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Make Miniature Cattleya Orchids and Orchid Corsages
Cattleya orchids are often called the corsage orchid. They come in a wide variety of colors and shapes which can easily be adapted to make tiny miniature versions for a dolls house conservatory or a miniature corsage as is shown here. Variations of this one plant were often collected by orchid fanciers, so you can fill a miniature conservatory, greenhouse or dolls' house using just this one plant.
To make miniature orchids in a scale to suit your miniature scene, you can cut basic petals by hand from lightweight paper, or modify petals cut using a paper punch as I have here. The distinctive shape of the cattleya orchid is different from the miniature phalaenopsis orchid. A similar method to the one used for making the miniature phalaenopsis orchid can be used to make leaves and stems for the cattleya. If you want to reproduce miniature plant versions, you will need to use wider leaves and bulbous stems, like the ones shown here in an introductory article on growing cattleya orchids from the American Orchid Society.Continue to 2 of 12 below.
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Materials Needed to Make Dollhouse Cattleya Orchids
I've shown the miniature cattleya orchid flowers made from paper, but you can use similar techniques to make them from polymer clay or cold porcelain if you prefer. I used a paper punch of medium sized rose leaves for the basic shapes for my orchid petals. The largest petal is roughly 1/4 inch (6mm) across which works out fine for 1:12 scale. If you want to make larger or smaller orchids make larger or smaller petals in roughly the shapes shown in the tutorial. You can also cut petals easily by hand as you need only two shapes, slightly rounded, and narrow ovals.
In addition to the paper punch I used:
- #24 gauge paper covered wire (orchids have thick stems)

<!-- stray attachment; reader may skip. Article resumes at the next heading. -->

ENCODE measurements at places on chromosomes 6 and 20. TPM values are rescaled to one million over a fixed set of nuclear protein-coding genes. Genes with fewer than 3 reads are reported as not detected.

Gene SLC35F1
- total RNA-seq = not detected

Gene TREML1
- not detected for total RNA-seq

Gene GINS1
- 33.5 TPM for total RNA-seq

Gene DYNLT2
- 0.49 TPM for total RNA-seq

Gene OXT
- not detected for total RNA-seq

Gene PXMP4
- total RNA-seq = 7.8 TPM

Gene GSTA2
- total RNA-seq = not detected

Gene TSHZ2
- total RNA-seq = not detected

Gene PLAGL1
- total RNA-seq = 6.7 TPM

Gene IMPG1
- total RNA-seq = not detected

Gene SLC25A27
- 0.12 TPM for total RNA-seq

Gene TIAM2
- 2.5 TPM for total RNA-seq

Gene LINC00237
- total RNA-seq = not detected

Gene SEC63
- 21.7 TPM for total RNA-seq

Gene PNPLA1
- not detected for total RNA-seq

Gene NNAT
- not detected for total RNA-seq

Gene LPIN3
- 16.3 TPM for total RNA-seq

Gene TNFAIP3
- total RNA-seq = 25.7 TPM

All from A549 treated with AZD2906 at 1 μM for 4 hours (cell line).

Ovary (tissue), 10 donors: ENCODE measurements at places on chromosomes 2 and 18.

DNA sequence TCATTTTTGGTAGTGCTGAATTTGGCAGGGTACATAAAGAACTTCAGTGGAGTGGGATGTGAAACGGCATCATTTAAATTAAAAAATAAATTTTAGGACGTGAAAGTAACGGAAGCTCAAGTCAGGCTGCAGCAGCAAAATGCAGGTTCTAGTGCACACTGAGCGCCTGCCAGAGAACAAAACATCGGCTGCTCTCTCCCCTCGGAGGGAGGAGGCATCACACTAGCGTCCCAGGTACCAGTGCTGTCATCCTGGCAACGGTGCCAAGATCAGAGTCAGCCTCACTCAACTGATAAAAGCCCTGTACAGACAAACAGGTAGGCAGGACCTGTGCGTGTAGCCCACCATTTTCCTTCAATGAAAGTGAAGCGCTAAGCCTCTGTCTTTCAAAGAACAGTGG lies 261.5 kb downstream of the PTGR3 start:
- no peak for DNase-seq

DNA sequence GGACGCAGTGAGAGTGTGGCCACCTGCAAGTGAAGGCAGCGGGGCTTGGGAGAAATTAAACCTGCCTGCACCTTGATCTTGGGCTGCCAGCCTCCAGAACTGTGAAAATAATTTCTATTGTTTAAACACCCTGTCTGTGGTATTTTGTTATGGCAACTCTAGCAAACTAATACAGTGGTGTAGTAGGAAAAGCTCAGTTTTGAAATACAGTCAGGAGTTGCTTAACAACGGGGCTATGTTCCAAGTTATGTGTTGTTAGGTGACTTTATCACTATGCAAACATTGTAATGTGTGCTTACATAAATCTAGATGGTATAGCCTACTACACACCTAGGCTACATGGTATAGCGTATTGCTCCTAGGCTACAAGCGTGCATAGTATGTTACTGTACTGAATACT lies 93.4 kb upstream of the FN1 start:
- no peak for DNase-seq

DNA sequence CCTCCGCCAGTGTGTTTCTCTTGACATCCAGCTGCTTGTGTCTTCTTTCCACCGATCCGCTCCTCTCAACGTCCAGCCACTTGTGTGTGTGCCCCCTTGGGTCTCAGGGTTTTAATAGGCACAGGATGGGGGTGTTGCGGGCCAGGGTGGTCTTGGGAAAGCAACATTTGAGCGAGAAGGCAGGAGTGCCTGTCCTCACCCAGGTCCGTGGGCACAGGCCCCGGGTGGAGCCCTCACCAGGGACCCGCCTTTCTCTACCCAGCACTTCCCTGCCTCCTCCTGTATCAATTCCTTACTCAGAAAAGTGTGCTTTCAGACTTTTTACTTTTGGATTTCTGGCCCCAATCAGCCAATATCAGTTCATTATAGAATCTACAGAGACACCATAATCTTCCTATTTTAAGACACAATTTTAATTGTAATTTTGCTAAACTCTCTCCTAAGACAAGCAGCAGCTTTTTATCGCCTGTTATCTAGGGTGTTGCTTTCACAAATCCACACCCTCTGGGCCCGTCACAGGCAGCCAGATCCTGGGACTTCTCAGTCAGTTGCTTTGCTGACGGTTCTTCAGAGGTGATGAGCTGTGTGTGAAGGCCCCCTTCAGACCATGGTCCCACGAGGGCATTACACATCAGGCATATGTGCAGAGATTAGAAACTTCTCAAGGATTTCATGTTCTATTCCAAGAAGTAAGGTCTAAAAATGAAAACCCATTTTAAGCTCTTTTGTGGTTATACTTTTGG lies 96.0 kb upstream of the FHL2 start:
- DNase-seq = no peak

- PVA (white) glue (Acid Neutral PVA if possible)
- Thin Drawing Paper or quality tissue paper
- Colored Pencils or watercolor paints in your choice of orchid colors
- Embossing Tool - round ended with a fine point
- Soft Foam Surface or pencil eraser - for shaping petals
- Wire cutters - End Cutters
- Fine Curved Blade Scissors
- Bent Nose Tweezers
Lightweight air dry clay (like Delight) and watercolors or acrylic paints in green leaf shades if you want to make your orchid into a plant.Continue to 3 of 12 below.
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Shape the Lip Petal For the Miniature Cattleya Orchid
The lip petal of a cattleya orchid (the main curved petal on the bottom) is the largest orchid petal. To make mine, I've cut the largest petal free from my set of rose leaves, cutting just at the base of the petal to make it rounded. The pointed end will be used to make the center of the orchid flower. (see next step).
The petal is shaped by pressing the embossing tool gently into the petal edges on the round end and sides, then using a slightly larger embossing tool to shape h petal into a cup shape. The center of the petal is colored yellow to make the throat of the orchid. Most cattleya (corsage) orchids have a yellow throat. If you want, you can color your orchid petals to make different colored blooms. I'm showing a white orchid as it is the simplest to make.Continue to 4 of 12 below.
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Fitting a Paper Anther Cover to an Orchid Stem
The center of cattleya orchids has a small lip or 'anther cover' above the throat of the lip petal. To mimic this in a dollhouse miniature orchid, I've glued a small round ended section of paper to the end of a wire 'stem' for my orchid. The paper piece I used was cut from the pointed end of my petal. The yellow throat of my lip petal is left touching the end of the newly trimmed petal.Continue to 5 of 12 below.
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Fitting the Lip Petal to the Miniature Orchid Stem
Once you have the lip petal trimmed and shaped, you can glue it to the wire stem. Apply a bit of glue to the wire stem in back of the 'anther cover' and set the flat end of your lip petal around the wire so the base of the lip petal covers half the top of the anther cover.
Now wrap the other side of the lip petal around the wire stem under the anther cover and glue it tight over the anther cover to make a lip petal that is tight to the stem over the anther cover and flaring to the lip of the orchid. (see photo).Continue to 6 of 12 below.
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Shaping the Side Petals For a Miniature Cattleya Orchid
The next step in making the cattleya orchid miniature is to shape two side petals. The side petals should be the same rounded shape as the lip petal but slightly smaller. I cut mine from the second largest petals on my punch out. This will depend slightly on the variety of cattleya you are trying to reproduce. Some have petals that point up, some have narrower petals, wider petals... Whenever possible work from a photo of an actual flower.Continue to 7 of 12 below.